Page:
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Long-Term View of Youth-Obesity-Prevention Policies Urged

Certain types of obesity-prevention policies involving children could result in more than $40 billion in lifetime federal savings, suggests a new report from the Campaign to End Obesity.

Author Alex Brill, the CEO of an economic-policy consulting firm called Matrix Global Advisors, urges the Congressional Budget Office to develop the capacity to estimate the cost of obesity-prevention policies over a 75-year period. Now, the CBO typically creates 10-year projections when estimating the costs of proposed federal legislation.

Brill believes this 10-year period to be inadequate for properly evaluating the effects of obesity-prevention proposals, as "effective preventative-health measures can have long-run budgetary impacts that differ greatly from their 10-year projections."

"In fact, very little of the federal savings they induce may be captured in the first decade, especially if an intervention is geared toward children or young adults and yields meaningful impacts on health-care costs for individuals receiving Medicare decades in the future," he says in the report.

Roughly 12.5 million U.S. children and teenagers (ages 2-19) were considered obese in 2009-10, according to the report. (More recently, 31.3 percent of U.S. children ages 10-17 were found to be overweight or obese in 2011-12.) The percentage of obese youths in the U.S. has nearly tripled over the past 10 years, a 2011 report from the Trust for America's Health and Robert Wood Johnson Foundation found.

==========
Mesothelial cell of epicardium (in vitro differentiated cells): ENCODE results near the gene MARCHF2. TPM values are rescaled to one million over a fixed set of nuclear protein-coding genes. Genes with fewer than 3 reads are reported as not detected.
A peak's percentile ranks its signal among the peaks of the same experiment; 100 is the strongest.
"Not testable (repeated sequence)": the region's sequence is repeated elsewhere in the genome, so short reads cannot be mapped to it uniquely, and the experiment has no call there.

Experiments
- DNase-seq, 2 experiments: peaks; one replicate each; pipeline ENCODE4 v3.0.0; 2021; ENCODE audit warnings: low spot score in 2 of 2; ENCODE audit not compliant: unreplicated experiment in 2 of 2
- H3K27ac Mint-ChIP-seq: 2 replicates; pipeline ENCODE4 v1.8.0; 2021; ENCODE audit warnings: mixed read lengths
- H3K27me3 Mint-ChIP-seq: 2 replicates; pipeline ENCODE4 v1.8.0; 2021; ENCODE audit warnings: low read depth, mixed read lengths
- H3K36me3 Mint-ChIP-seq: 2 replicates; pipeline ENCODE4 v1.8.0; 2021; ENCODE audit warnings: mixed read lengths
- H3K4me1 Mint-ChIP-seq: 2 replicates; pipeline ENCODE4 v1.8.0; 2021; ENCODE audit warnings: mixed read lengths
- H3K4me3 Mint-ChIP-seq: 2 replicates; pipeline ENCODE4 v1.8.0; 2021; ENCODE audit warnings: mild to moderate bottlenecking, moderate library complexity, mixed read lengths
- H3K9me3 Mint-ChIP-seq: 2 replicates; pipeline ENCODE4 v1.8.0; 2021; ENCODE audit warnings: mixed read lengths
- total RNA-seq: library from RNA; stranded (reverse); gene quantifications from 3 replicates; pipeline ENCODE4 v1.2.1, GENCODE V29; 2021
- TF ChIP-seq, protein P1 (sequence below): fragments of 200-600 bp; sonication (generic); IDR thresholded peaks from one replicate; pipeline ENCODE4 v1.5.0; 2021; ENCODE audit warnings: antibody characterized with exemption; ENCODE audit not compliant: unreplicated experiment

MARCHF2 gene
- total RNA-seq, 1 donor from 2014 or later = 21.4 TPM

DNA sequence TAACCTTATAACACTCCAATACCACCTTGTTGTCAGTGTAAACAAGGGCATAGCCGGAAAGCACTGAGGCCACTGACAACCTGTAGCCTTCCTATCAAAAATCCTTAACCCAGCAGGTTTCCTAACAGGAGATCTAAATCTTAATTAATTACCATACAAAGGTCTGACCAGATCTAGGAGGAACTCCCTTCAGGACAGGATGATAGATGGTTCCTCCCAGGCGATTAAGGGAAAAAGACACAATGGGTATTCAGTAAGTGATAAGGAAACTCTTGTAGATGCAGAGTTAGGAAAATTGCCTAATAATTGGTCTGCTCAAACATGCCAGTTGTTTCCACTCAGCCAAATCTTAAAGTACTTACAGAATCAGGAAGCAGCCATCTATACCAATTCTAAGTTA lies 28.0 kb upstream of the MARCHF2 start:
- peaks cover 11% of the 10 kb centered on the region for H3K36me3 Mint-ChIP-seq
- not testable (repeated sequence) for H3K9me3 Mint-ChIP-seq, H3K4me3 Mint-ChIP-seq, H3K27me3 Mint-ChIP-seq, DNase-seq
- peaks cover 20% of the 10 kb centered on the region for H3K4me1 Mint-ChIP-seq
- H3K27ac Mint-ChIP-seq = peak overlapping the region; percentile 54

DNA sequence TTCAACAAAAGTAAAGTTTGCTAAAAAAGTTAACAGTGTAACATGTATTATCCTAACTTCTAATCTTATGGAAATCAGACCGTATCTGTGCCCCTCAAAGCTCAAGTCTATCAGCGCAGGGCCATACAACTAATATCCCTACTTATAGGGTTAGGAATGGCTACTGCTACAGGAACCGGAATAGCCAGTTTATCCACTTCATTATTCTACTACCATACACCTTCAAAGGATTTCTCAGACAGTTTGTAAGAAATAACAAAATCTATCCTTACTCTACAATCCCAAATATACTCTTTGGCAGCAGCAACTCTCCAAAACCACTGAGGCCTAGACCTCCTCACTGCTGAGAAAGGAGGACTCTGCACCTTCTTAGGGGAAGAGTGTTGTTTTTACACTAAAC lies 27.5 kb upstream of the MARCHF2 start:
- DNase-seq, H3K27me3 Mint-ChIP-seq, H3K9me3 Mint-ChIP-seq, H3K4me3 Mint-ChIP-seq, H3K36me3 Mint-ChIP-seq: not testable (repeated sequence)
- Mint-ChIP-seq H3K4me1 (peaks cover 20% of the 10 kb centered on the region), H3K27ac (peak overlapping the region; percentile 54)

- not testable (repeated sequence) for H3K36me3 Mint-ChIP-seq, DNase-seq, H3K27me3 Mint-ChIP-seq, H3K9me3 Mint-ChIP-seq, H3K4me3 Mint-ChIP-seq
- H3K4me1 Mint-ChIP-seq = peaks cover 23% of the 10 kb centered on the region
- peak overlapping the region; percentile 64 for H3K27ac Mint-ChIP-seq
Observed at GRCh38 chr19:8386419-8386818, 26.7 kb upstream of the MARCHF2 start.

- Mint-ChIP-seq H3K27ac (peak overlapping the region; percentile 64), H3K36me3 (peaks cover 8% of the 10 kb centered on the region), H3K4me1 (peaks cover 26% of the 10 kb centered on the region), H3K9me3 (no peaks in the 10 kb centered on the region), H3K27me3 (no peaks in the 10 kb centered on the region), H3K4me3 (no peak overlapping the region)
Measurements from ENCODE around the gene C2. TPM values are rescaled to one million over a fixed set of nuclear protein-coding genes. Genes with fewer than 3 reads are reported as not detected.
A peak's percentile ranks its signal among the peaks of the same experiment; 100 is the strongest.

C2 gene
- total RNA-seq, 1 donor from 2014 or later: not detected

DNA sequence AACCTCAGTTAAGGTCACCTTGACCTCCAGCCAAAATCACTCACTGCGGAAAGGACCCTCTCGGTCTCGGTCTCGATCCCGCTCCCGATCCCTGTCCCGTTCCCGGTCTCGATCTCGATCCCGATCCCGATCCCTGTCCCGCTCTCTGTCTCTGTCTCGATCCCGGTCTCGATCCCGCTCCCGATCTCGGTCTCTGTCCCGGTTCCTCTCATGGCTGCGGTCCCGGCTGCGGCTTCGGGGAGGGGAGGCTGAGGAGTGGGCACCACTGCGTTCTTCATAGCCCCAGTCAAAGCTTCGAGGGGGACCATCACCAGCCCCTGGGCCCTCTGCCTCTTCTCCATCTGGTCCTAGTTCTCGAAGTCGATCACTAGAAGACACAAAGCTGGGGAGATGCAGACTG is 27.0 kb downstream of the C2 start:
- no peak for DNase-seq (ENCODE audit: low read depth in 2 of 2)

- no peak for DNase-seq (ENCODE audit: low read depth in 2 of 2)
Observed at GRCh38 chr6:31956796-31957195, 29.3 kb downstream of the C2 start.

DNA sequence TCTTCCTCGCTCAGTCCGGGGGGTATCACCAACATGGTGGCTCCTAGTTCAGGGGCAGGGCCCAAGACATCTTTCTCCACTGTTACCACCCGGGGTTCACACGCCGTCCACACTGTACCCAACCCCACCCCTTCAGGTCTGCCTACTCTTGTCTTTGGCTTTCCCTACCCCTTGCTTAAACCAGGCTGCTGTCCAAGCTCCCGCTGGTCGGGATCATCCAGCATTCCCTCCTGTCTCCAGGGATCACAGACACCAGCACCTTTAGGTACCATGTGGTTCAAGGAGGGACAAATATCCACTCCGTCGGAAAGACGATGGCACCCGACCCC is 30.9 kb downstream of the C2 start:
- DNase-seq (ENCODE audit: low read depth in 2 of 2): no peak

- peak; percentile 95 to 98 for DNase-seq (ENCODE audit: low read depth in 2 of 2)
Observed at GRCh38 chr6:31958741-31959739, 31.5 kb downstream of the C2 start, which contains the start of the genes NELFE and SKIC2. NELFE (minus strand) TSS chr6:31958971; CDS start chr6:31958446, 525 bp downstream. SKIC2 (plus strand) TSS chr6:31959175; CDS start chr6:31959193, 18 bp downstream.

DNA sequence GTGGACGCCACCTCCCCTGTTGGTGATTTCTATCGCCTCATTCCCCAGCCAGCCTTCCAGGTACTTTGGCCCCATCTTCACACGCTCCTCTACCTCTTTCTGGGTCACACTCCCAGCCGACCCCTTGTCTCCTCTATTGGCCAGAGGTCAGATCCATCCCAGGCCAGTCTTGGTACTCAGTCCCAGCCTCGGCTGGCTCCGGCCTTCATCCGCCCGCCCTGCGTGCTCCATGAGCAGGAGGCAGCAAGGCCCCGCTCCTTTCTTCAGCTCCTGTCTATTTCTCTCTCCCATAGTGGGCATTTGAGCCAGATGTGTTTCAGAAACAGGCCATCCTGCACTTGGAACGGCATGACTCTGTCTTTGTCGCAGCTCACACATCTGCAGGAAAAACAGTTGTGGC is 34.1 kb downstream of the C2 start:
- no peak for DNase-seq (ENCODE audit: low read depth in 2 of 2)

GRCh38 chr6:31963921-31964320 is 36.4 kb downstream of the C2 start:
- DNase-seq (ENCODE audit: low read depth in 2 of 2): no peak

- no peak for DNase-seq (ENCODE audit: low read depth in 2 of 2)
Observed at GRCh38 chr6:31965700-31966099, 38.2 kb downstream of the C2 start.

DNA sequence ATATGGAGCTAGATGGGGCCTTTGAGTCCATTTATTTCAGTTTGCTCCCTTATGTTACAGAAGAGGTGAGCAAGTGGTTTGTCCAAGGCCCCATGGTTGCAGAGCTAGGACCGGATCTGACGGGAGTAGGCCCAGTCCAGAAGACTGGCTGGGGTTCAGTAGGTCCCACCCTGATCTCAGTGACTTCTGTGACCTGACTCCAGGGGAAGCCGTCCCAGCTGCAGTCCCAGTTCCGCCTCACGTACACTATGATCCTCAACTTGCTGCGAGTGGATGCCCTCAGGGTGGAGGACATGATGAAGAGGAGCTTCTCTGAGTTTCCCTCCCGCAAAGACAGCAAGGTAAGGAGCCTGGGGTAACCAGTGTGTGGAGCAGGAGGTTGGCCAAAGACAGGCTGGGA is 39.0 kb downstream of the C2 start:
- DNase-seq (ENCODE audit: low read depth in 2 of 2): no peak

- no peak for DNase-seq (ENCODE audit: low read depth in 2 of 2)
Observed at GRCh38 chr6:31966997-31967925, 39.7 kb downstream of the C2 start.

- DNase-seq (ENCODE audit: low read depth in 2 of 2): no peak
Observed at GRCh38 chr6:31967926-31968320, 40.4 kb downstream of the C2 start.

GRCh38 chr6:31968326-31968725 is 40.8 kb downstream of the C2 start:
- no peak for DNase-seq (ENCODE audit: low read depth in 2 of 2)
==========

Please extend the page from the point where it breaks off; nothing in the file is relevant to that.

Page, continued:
Preventing obesity during childhood results in the greatest federal savings, suggests the report from the Campaign to End Obesity, making a 75-year window more appropriate than a 10-year window for the CBO to consider results of obesity-prevention policies. The report notes that the CBO recently included a 75-year estimate in a study about an increase in the cigarette tax, meaning that the proposed window wouldn't be without precedent.

Well and Good

Brill and the campaign created 75-year savings estimates for a few obesity-prevention policies specifically targeting children: obesity screenings and a childhood-obesity demonstration project.

Assuming that obesity screenings resulted in a child avoiding becoming obese later in life, the campaign estimated $44,100 of lifetime federal savings for an average married female taxpayer who is a secondary earner and $113 in savings for an average male taxpayer. The massive discrepancy between the savings for males and females largely boils down to higher wages for females and decreased health-care costs being offset by additional longevity costs for males.

If the screenings kept 1 million children at a normal weight throughout their lives, it would result in estimated federal savings (not counting the cost of the intervention itself) of anywhere from $113 million (if all boys) to $44.1 billion (if all girls), the report suggests.

Brill and the campaign also examined what 75 years worth of savings from the Centers for Disease Control and Prevention's Childhood Obesity Demonstration Project might look like. Assuming the demonstration helped children maintain a normal weight throughout their lives, it would create an estimated lifetime federal savings of $41,500 for an average female Medicaid beneficiary and $30,600 for an average male Medicaid beneficiary, according to the report.

If said demonstration helped 1 million children who would eventually become Medicaid beneficiaries stay at a healthy weight throughout their lives, it could result in federal savings of $30.6 billion (if all boys) to $41.5 million (if all girls), the campaign estimates.

Brill and the campaign acknowledge limitations in their 75-year projections, notably the assumption that the obesity-prevention policies would work as expected. They conclude, however, that the 10-year window "presents a distorted perspective on the actual federal budgetary impact of an effective health-prevention measure," raising the need for more long-term cost estimates.

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